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7 Things to Consider Before Paying Off Your Mortgage Early

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The prospect of paying off a mortgage in full can be tempting. Although there are benefits — such as having a larger pool of monthly income, or the contentment of no longer having excessive debt — there are some potential pitfalls you should think about.

Click through to start learning how to pay off your mortgage early.

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Things to Consider About Paying Your Mortgage Early

Completing a mortgage payment is worthy of celebration. However, paying off a mortgage early is an even greater achievement. Here are seven things you need to think about if you’re going to take on the challenge.

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1. Liquidity

When you buy a home, it becomes one of your greatest assets, but it’s not the easiest monetary source to tap into when you need funds immediately. Using up savings to pay off your mortgage can leave you without a security blanket if and when you need money fast. Instead, it’s less painful to tap into liquid resources or assets that can be converted into cash quickly. Assets with more immediate liquidity include investments and savings accounts.

Related: What Are Liquid Assets?

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2. Opportunity Cost

By paying extra money on a mortgage, you’re missing out on an opportunity to allocate resources elsewhere — this is your opportunity cost. Directing that money into investments instead, for example, can produce greater returns over time.

You don’t need to be an extreme risk-taker to make profitable investments. Creating a diverse portfolio can optimize retirement savings. You can automate the process using passive investment and paying monthly for them. In other words, you can set it and forget it.

Also, if it’s within your means, contemplate capitalizing on your 401K contribution. As of 2018, the maximum contribution allowed is $18,500 a year if you’re under age 50, and $24,500 if you’re 50 or older. Take advantage of the free money offer if your employer matches contributions.

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3. Emergency Savings

Another smart way to distribute surplus cash is to save money. If you’re paying off your mortgage by dipping into savings, you can potentially put yourself at great risk if you experience a negative major life event requiring emergency cash, like losing your job.

Find Out: When to Use Your Emergency Fund

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4. Other Debt

Many individuals have different categories of debt —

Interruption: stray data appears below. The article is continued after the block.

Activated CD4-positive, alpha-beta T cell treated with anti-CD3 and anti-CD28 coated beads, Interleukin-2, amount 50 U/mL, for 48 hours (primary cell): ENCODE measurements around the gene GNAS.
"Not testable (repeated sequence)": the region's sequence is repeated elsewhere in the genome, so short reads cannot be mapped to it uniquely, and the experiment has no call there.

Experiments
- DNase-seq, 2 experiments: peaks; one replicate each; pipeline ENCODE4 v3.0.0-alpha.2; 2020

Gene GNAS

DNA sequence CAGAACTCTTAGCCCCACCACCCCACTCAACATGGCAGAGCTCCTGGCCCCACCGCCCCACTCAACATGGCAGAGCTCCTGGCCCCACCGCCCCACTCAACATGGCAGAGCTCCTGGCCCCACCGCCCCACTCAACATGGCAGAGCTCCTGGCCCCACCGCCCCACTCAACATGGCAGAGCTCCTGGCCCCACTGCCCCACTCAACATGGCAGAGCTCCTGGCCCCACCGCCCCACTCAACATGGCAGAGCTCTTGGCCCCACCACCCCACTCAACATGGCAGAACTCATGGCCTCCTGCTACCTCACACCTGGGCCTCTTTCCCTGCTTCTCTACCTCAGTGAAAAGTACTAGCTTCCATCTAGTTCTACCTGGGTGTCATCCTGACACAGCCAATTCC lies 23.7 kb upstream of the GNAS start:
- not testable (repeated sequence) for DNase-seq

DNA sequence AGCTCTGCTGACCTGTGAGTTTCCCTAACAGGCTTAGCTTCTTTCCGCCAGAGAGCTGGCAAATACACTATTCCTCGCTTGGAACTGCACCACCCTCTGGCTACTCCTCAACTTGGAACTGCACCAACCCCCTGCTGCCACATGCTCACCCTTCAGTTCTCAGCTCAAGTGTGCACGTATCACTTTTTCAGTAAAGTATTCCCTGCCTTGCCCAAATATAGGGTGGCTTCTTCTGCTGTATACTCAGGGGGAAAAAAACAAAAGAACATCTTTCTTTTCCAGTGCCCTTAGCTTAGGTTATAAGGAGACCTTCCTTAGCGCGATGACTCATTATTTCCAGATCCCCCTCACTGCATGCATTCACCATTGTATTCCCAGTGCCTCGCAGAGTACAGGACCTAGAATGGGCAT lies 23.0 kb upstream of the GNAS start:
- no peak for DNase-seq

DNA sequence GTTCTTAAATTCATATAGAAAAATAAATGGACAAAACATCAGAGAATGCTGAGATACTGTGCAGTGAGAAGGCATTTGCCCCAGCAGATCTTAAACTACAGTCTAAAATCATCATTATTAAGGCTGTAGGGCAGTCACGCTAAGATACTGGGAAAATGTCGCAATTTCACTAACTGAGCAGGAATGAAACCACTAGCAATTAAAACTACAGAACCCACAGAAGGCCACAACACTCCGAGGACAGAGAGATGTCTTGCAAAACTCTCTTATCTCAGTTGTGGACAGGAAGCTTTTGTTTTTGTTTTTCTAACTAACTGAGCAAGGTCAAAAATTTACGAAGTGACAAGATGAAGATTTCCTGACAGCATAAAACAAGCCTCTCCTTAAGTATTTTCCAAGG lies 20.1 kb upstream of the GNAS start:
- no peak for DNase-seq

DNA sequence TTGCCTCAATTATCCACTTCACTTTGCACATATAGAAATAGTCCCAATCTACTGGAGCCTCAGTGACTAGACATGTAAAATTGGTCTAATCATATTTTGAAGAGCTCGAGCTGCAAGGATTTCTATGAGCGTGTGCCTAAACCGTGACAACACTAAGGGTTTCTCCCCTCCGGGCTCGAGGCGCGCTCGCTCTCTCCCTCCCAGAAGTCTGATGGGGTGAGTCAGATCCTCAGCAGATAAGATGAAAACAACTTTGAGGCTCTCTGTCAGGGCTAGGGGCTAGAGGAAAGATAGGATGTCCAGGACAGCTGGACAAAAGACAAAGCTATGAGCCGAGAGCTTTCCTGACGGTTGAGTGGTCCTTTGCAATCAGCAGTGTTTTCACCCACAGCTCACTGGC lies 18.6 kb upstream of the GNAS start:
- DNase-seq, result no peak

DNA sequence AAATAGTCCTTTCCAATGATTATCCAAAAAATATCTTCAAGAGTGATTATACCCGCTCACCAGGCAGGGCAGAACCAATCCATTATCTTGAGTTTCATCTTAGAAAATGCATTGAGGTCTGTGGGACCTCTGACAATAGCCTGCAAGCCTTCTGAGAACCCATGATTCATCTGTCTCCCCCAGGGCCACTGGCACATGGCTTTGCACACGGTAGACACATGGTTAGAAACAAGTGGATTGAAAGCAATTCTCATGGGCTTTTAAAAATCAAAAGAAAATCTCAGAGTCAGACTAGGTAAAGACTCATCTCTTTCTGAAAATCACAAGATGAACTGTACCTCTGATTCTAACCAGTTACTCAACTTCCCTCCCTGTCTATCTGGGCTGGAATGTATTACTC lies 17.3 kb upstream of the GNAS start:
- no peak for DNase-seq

ranging from student loans to credit card debt — all with varying interest rates. A variety of factors, including your debt-to-income ratio, your credit score and the economy all affect interest rates. Recently, interest rates rose due to the growing strength of the economy; in December 2017, bank rates rose 1.25 to 1.5 percent.

If your mortgage interest rate is lower compared with interest rates from other debt, it is likely because there is less risk associated with that loan. Working on your higher-interest loan payments first will enable you to pay less in the long term.

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5. Your Age

If you’re young, you might choose to invest your money rather than put it toward paying off your mortgage faster. Investing will deliver a greater return later in life rather than paying off your mortgage because your investments will have more time to grow.

If you’re closer to retirement, you might want to consider paying off your mortgage faster. You should try to pay off all debts before you retire when you’ll more likely be living without an active income.

Learn Now: 5 Debts You Need to Tackle Before You Retire

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6. Your Mortgage Interest Is a Tax Deduction

It’s possible that your mortgage can be your greatest tax deduction. In most cases, homeowners can deduct all of their home mortgage interest. The amount you can deduct is dependent on the mortgage date, mortgage amount, and how you use the mortgage proceeds, according to the IRS.

Keep in mind this deduction disproportionately benefits individuals with a higher income or home value, or households earning $200,000 and over. Also, due to the cap on President Trump’s new tax plan, you can only deduct the interest on the first $500,000 of a mortgage.

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7. Mortgage Can Be Good Debt

It sounds counterintuitive to think of any debt as beneficial, but your mortgage, potentially, can be a good thing. There is a key difference between positive and negative types of debt: Any debt that bolsters your net worth is good debt. When the debt diminishes your worth or depreciates in value, consider it bad.

Mortgages can still be a source of significant concern if you have a high-interest loan. If that’s the case, you might want to refinance your mortgage, sooner rather than later. If you qualify for a refinance, this move can lower your interest rate and your overall debt — as well as the amount of stress in your life.

Up Next: When to Refinance Your Mortgage